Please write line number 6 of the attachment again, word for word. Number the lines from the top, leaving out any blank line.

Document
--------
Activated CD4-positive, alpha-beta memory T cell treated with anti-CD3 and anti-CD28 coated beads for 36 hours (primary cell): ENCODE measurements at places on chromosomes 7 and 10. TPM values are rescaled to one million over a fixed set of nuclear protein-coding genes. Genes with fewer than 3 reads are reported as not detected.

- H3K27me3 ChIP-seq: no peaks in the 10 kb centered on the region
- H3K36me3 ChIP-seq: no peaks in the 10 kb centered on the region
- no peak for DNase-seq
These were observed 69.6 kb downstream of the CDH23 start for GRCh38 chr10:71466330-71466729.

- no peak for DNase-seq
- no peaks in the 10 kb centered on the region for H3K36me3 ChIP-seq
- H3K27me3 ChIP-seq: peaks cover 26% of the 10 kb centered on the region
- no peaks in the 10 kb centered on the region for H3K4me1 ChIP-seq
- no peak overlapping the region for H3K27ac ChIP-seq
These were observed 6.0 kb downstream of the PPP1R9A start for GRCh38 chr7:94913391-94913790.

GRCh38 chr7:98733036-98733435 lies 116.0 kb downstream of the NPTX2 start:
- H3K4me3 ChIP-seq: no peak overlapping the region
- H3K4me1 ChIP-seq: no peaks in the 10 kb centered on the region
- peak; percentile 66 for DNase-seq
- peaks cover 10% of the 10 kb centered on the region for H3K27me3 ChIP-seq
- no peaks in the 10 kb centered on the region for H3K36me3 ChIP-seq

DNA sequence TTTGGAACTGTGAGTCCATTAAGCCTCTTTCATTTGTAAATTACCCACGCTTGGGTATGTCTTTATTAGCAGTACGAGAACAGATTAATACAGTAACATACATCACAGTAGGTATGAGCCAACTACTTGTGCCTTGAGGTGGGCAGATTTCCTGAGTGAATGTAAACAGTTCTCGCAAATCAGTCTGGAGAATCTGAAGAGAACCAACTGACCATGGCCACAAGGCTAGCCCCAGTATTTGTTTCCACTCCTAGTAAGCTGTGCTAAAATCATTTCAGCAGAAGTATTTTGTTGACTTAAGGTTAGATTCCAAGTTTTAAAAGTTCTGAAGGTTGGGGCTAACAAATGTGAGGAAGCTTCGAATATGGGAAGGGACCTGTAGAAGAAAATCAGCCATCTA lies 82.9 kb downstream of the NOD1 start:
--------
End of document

- no peak for DNase-seq